Lights, Camera, ACTION!
Tom Holowach brings big-time experience to Paliku Theatre at Windward Community College.
There’s a fairytale element that marks the life of Kailua resident Tom Holowach. With his height, robust physique and prominent jawline, he might belong at King Arthur’s Round Table. And he’s found his match in Holly, a tall damsel with red tresses. Both actors, they celebrated their silver (25th) wedding anniversary onstage 10 years ago, during tom’s appearance in “Camelot”―as “Sir dinadan”―at army Community Theater, and cut the cake with Excalibur.
His pride and joy, his castle, his domain, is Paliku Theatre, a gem of a venue on the airy grounds of Windward Community College, under the stunning backdrop of the skyward-jutti ng Ko‘olau cliﬀ s. theater manager at paliku for the past 12 years, Holowach has been responsible for instant sellout shows like “Les Miserables” and “phantom of the opera”―elaborate producti ons comprising major logisti cal feats.
“Everything I’ve learned in every job I’ve had is helping me do this job at Paliku,” he points out. “I’ve been a disc jockey on the radio, been a reporter for television, been the studio manager of an adverti sing agency, worked in marketi ng, worked at disneyland, produced world-class events, worked with six presidents and secret service, traveled all over.”
Originally from upstate New York, Holowach showed marked public presentati on skills in high school. Guided by one of those priceless teachers who spots and nurtures a prize student’s potenti al, Holowach honed his theatrical talents, including singing and dancing, eventually double-majoring in speech and theater.
Take a moment with this Renaissance man, and there’s plenty of raise-your-eyebrows excitement in between those early theater days and his current work. At Disneyland, his duties included managing the “Fantasmic!” show and directing the first stage production of “Beauty and the Beast” after the film was released. Then, there’s his 15 years of professional photography experience that includes working with Ansel Adams, someone he now calls a friend.
Every so often as Holowach speaks, there’s a need to virtually click pause, rewind and ask, “What?” “I’ve been responsible for two Guinness records,” he repeats nonchalantly.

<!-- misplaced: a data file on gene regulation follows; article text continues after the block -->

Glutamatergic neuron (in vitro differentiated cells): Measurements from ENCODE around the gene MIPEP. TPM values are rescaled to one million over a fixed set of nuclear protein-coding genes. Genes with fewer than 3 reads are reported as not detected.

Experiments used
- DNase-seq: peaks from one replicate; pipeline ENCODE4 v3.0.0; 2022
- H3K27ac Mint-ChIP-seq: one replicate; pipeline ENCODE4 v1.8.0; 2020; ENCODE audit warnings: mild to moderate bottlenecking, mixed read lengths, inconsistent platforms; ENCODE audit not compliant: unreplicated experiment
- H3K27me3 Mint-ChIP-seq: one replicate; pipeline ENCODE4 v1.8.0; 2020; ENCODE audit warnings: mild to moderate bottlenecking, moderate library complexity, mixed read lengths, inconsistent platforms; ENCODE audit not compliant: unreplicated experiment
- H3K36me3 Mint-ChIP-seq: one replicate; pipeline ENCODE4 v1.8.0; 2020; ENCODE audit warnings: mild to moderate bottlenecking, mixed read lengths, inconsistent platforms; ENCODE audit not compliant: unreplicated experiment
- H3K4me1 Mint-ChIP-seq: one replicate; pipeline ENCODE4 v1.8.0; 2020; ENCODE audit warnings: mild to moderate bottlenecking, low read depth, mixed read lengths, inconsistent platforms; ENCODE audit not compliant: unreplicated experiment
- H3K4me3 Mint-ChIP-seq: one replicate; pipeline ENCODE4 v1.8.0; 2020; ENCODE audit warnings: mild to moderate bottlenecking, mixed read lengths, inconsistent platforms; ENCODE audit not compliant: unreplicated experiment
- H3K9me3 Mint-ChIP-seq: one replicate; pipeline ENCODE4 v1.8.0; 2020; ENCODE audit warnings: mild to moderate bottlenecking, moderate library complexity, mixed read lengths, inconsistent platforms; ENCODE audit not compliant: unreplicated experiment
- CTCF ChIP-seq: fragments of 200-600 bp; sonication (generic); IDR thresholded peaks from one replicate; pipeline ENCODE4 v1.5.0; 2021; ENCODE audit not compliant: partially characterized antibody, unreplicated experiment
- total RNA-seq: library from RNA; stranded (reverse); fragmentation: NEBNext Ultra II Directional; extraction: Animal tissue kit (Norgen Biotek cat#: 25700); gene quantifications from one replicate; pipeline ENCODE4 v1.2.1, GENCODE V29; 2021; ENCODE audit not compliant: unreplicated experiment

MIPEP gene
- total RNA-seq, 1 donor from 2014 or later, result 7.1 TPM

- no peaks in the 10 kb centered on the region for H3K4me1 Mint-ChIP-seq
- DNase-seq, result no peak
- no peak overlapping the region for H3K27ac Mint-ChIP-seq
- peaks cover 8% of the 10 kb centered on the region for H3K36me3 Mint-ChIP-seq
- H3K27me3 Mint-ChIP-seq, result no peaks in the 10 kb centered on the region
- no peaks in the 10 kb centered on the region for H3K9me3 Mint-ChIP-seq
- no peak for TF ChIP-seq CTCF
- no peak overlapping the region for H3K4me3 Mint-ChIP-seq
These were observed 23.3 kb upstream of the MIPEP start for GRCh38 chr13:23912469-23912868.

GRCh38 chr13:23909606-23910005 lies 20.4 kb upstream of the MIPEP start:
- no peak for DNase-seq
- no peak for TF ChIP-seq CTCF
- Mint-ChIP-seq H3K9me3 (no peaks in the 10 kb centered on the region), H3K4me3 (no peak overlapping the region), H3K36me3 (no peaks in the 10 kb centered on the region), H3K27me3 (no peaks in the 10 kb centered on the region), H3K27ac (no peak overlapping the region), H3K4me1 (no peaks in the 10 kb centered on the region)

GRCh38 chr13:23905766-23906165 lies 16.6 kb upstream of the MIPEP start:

Holowach coordinated the world’s largest balloon release in Cleveland, Ohio in 1986 with nearly 1.5 million balloons, blown by 2,000 high school band students, taking up an entire city block. His second record was set in St. Louis, where he engineered the largest balloon drop.
“I’m a problem solver. I like challenges,” notes the man who is also an avid techie. “When I’m faced with an obstacle that somebody says can’t be done, that gets me going even more.”
Hence, taking on management of Paliku and setting up the venue for some of Broadway’s finest shows is when Holowach is at his best, even if it means rerouting the plumbing for the tactical demands of launching a full-scale helicopter during the theater’s run of “Miss Saigon.”
Living in Kailua since the couple arrived on O‘ahu’s shores in 1998, Holly now manages a homeless shelter in Waimanalo, and in addition to Tom’s daily duties at Paliku, he’s appeared in “Lost,” “The Descendants,” the Lifetime movie “Deadly Honeymoon,” and he has a role in the upcoming film “Under the Blood Red Sun.”
In September he’ll be pulling off another theatrical spectacle at Paliku. Since there’s no way to top “Les Miz,” says Holowach, he’s going to fill the stage with lively song, dance, color and wigs to the tune of, drumroll… “Hairspray!”
From the theater’s inception, Holowach took the reins. He named it, marketed it, filled the seats, and he has it booked solidly through the year by community groups. Curiously, when he chose the name Paliku, meaning “steep cliff,” it coincidentally turned out to be the original name of that part of the Kane‘ohe ahupua‘a.
When Holowach first signed on, he told the college chancellor: “I’ll help you get the theater going, and then I’ll move on.”
“But here I am 12-and-half years later,” laughs Holowach, adding, “I’ve basically been maintaining the theater, all these years, waiting for this moment.”
The stellar shows have brought in the funds needed to make Paliku a coveted, professional facility.
“Students are coming to this school specifically because they want to do theater,” notes Holowach. “Some of these students started 10 years ago in a show one of the local groups did; and now they’re six-feet tall, going to school here and performing on the same stage they performed on as a kid, and they’re getting really good. The students coming here remind me of me when I was in college―that’s exciting.”
Photos By: Lawrence Tabudlo & Courtesy Tom Hollowach
45-720 Keaahala Road